To know is to share the guilt
It's hard to read the reports relating to the inquiry into the murders that Robert Pickton committed on his farm in Port Coquitlam, B.C. over the course of many years, without feeling some measure of guilt.
Twenty poor and vulnerable women – prostitutes working Vancouver's seamy Downtown East Side – went missing over a period of more than a decade. For all noone but serial killer Robert Pickton knows, that grisly toll could be even larger.
But, as the victims' families claimed and commissioner Wally Oppal confirmed, police consistently refused to take the disappearances seriously, and when they did investigate, their work was fraught with errors, bungled nearly from beginning to end.
"There was an institutional systemic bias against the women," Oppal told reporters after his report was released. "They were poor, they were aboriginal, they were drug addicted and they were not taken seriously."
But if the police work was uniformly shoddy, what's my measure of guilt in that?
Those of us who work or volunteer with agencies that serve the poor, the homeless, the addicted and the mentally ill term where these women existed as a "high-risk lifestyle." (Full disclosure: my wife works for the Canadian Mental Health Association region in Red Deer; our daughters have worked summer jobs in the community CMHA serves in volunteer management, housing first services and with the local AIDS association. I'm a CMHA volunteer and fundraiser.)
We all know what "high-risk" means. There is generally no retirement age for sex trade workers, especially workers who have addiction problems. The vast majority either get out of the trade as quickly as they can, or they die in it.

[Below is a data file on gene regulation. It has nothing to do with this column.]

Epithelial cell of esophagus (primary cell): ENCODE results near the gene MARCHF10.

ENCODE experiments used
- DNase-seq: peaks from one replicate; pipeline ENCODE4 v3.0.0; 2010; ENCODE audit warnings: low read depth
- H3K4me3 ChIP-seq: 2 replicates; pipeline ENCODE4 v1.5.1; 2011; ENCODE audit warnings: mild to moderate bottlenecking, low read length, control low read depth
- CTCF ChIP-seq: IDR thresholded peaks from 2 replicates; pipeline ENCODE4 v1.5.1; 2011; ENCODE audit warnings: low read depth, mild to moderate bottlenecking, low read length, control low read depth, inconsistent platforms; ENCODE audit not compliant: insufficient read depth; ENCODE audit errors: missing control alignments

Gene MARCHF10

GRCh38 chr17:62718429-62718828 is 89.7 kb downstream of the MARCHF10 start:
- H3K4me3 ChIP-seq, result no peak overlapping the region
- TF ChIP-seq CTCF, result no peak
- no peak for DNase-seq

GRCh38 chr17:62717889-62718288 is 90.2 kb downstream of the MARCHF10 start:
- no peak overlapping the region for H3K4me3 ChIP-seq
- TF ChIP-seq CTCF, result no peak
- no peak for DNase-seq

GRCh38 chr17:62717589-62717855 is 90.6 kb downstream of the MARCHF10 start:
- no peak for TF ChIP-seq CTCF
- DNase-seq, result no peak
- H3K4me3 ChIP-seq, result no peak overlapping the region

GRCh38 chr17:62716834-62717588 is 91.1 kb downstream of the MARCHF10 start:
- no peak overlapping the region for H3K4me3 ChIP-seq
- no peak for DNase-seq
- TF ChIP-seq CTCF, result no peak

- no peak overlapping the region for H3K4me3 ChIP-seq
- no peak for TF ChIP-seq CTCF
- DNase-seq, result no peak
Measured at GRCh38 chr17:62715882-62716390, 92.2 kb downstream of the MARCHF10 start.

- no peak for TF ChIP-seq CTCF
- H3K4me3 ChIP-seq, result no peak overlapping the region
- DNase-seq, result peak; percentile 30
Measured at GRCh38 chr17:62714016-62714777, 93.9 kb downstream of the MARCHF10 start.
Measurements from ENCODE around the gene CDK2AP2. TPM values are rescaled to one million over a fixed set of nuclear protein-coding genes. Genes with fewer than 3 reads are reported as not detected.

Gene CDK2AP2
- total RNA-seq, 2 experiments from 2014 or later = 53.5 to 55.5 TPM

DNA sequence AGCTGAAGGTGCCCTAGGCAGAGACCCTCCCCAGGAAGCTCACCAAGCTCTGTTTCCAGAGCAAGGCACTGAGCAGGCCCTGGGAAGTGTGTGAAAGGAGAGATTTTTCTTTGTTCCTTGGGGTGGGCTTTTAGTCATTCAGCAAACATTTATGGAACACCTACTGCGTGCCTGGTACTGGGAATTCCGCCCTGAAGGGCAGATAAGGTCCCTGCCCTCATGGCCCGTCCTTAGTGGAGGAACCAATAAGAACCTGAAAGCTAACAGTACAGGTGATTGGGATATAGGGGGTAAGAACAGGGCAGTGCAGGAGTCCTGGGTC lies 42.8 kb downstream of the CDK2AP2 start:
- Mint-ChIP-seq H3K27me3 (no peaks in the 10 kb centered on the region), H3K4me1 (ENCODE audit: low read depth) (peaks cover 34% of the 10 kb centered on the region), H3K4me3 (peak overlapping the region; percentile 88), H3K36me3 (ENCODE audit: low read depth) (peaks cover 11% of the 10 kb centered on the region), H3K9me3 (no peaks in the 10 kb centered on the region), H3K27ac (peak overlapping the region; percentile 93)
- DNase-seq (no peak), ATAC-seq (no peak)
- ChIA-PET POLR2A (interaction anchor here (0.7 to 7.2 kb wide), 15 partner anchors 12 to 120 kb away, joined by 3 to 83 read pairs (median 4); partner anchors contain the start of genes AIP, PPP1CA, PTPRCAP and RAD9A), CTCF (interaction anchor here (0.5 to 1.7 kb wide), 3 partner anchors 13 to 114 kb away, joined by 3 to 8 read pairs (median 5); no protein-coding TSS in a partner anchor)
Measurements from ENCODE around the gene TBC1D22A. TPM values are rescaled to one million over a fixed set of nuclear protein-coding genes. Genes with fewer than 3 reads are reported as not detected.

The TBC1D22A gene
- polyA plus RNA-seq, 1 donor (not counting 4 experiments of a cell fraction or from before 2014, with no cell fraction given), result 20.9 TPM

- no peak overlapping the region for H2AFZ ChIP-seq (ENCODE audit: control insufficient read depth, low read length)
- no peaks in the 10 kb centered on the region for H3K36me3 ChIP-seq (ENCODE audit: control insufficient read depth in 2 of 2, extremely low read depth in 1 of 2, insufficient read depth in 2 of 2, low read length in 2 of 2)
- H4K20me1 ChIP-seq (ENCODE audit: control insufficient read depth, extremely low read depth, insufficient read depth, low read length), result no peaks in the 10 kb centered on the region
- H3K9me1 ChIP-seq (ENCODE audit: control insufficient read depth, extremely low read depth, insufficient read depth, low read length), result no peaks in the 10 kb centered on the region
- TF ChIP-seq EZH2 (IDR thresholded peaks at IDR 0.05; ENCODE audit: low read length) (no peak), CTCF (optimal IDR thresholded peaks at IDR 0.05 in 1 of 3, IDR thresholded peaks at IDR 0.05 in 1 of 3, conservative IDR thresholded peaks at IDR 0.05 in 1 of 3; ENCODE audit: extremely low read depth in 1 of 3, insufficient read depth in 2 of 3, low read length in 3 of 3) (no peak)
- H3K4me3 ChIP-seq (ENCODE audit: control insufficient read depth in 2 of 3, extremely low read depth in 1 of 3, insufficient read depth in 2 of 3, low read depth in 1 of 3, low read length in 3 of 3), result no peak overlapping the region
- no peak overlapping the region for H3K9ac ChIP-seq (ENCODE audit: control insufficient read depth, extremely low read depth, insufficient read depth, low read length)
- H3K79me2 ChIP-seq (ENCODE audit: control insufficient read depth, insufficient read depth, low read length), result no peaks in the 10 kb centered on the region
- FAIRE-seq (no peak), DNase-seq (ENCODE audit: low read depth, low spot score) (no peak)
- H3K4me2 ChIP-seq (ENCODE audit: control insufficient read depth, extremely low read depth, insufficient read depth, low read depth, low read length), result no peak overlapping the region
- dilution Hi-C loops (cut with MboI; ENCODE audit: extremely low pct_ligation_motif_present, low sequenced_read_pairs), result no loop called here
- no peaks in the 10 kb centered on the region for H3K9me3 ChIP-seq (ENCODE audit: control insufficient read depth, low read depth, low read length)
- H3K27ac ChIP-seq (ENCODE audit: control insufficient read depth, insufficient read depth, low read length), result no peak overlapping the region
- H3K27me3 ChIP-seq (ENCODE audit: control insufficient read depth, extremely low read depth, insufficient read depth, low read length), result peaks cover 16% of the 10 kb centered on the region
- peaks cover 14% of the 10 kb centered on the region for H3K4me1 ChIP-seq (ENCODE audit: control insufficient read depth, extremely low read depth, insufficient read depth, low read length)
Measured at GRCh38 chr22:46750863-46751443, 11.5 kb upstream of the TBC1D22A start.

So these women had already put themselves on a path to a severely shortened lifespan. What's my measure of guilt in that?
As I see it, Oppal's commission of inquiry, the police investigation which eventually grew massive, the hugely ornate and costly trial of Robert Pickton (taxpayers built him his own private high-security courtroom), the years of pleading by family members for some form of justice, these all came too late.
There is guilt enough to cover all corners here. But the part that concerns me is that these women came to the point where drug addiction and prostitution looked better to them than their lives did before they went onto the street.
Red Deer is lucky to receive the insights of people like Advocate columnist Chris Salomons. Because of his articles, nobody should be able to claim they never knew how frequently broken family trust, neglect, abuse – and sometimes plainly stupid choices – lead people to take on high-risk lifestyles on the street.
What's my measure of guilt in that? It's that I know this evil situation exists. It's that many, many people know this situation exists and that we're a bit too comfortable allowing it to continue. Until it touches us personally.
Commissioner Wally Oppal challenged all his readers to "imagine how you would feel, put yourself in the shoes of the missing and murdered women and think how you would feel if you were dismissed, considered unworthy of attention by the majority of the people in your city."
The burden is that we can't pretend the mentally ill, the poor, the homeless, or the addicted are invisible. Or that many of the forces that put them there can be identified and help for them can be found. Once you know, you cannot refuse to act, or else that burden turns to your share of guilt.